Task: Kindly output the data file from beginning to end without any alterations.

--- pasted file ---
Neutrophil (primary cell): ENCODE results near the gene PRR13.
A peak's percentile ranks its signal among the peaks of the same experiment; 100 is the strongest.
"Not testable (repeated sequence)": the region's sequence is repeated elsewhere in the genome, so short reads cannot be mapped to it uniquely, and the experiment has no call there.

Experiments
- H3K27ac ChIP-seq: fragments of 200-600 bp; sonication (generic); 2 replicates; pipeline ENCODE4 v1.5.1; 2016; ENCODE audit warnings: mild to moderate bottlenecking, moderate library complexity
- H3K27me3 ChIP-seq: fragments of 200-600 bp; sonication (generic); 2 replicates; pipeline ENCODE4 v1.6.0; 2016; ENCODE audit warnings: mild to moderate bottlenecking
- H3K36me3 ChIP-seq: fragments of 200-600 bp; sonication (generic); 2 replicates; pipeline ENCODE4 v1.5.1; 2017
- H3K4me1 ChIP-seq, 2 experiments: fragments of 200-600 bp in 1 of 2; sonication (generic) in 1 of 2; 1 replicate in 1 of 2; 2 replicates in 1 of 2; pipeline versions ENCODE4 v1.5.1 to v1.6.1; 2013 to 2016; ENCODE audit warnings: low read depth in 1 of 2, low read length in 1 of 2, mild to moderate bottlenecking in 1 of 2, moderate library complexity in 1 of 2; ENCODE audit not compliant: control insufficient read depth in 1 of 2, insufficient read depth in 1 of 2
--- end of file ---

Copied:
Neutrophil (primary cell): ENCODE results near the gene PRR13.
A peak's percentile ranks its signal among the peaks of the same experiment; 100 is the strongest.
"Not testable (repeated sequence)": the region's sequence is repeated elsewhere in the genome, so short reads cannot be mapped to it uniquely, and the experiment has no call there.

Experiments
- H3K27ac ChIP-seq: fragments of 200-600 bp; sonication (generic); 2 replicates; pipeline ENCODE4 v1.5.1; 2016; ENCODE audit warnings: mild to moderate bottlenecking, moderate library complexity
- H3K27me3 ChIP-seq: fragments of 200-600 bp; sonication (generic); 2 replicates; pipeline ENCODE4 v1.6.0; 2016; ENCODE audit warnings: mild to moderate bottlenecking
- H3K36me3 ChIP-seq: fragments of 200-600 bp; sonication (generic); 2 replicates; pipeline ENCODE4 v1.5.1; 2017
- H3K4me1 ChIP-seq, 2 experiments: fragments of 200-600 bp in 1 of 2; sonication (generic) in 1 of 2; 1 replicate in 1 of 2; 2 replicates in 1 of 2; pipeline versions ENCODE4 v1.5.1 to v1.6.1; 2013 to 2016; ENCODE audit warnings: low read depth in 1 of 2, low read length in 1 of 2, mild to moderate bottlenecking in 1 of 2, moderate library complexity in 1 of 2; ENCODE audit not compliant: control insufficient read depth in 1 of 2, insufficient read depth in 1 of 2